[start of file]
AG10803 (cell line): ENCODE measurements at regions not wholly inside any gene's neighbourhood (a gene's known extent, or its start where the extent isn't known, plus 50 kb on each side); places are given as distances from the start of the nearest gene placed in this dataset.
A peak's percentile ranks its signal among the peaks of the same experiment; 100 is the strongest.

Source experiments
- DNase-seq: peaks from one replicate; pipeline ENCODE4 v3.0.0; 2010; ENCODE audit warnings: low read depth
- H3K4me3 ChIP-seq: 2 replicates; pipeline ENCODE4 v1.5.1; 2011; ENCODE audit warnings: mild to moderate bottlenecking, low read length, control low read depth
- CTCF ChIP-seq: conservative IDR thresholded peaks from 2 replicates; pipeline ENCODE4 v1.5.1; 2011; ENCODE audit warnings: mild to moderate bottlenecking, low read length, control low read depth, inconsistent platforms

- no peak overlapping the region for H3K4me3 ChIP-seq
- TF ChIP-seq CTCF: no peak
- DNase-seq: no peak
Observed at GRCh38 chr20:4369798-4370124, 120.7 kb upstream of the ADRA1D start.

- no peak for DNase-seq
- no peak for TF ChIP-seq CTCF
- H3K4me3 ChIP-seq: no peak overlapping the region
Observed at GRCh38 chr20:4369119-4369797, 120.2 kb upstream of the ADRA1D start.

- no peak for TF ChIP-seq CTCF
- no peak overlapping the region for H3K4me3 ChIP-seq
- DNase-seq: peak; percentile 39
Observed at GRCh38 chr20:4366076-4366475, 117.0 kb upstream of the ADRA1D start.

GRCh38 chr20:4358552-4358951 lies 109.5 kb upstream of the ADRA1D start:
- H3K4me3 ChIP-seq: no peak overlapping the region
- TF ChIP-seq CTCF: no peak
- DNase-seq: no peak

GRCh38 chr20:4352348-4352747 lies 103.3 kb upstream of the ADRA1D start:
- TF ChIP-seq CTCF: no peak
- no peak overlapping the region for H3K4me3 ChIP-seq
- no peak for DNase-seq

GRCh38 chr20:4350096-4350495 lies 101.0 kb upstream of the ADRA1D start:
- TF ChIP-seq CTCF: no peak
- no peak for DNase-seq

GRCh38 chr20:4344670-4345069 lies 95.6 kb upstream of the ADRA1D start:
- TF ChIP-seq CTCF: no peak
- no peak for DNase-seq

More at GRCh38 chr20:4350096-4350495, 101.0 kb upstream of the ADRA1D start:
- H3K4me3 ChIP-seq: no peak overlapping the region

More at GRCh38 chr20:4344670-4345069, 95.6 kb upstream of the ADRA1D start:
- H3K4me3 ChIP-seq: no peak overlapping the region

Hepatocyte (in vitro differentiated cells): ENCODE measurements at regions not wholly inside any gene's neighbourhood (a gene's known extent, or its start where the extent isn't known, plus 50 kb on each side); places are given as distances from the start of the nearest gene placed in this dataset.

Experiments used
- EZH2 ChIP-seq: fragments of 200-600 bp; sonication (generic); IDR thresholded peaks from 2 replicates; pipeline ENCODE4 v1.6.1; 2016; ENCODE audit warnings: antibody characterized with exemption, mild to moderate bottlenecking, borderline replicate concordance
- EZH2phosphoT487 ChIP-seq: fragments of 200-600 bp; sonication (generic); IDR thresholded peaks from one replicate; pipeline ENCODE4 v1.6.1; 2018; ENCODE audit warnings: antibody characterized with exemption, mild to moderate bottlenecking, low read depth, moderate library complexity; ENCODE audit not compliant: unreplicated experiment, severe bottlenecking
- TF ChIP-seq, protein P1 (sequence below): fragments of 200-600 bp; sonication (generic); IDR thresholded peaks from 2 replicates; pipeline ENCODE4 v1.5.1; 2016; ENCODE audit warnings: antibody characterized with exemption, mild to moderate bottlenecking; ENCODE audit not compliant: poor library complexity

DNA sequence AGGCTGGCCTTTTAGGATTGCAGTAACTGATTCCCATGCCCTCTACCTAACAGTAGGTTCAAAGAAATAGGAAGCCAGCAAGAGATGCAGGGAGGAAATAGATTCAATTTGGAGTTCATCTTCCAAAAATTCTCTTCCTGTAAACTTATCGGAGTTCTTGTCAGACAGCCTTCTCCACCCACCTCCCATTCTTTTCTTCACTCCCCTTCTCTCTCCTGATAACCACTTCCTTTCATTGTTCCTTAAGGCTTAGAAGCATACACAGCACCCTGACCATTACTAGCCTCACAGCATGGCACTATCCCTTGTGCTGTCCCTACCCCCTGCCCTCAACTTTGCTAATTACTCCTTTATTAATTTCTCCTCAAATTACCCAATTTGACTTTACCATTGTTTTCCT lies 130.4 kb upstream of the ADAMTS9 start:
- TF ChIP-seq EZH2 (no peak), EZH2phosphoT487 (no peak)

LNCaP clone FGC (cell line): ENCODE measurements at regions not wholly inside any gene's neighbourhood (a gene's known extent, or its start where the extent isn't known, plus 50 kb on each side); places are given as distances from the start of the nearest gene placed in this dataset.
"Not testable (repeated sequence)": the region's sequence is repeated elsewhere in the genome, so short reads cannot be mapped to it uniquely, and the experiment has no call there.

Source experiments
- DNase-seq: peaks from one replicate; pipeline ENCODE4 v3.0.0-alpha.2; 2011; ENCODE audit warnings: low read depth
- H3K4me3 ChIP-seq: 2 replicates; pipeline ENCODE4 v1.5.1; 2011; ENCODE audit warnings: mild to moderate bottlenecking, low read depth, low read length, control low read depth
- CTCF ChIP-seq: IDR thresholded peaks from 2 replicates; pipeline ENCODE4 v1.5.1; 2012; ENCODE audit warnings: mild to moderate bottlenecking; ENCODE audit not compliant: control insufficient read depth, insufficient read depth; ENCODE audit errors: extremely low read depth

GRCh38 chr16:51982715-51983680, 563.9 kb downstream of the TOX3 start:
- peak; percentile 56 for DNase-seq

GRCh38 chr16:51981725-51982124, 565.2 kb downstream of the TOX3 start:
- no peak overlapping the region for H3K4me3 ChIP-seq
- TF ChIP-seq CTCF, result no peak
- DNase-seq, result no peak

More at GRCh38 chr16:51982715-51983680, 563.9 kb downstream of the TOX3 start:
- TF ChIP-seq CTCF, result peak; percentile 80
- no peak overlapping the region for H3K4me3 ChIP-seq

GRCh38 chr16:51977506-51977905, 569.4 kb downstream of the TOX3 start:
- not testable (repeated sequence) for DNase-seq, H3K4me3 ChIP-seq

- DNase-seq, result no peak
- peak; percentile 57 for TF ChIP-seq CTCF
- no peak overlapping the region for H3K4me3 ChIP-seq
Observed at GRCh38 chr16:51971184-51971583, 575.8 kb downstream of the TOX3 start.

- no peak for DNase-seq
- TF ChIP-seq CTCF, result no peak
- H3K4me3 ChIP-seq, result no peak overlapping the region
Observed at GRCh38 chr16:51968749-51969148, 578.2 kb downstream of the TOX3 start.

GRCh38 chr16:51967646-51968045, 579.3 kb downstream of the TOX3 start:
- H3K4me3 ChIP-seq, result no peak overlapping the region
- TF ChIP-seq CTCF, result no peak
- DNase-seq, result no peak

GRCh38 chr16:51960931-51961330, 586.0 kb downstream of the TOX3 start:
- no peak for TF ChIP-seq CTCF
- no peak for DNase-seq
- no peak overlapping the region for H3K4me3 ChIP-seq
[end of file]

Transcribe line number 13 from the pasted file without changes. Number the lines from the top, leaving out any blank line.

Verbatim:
- H3K4me3 ChIP-seq: no peak overlapping the region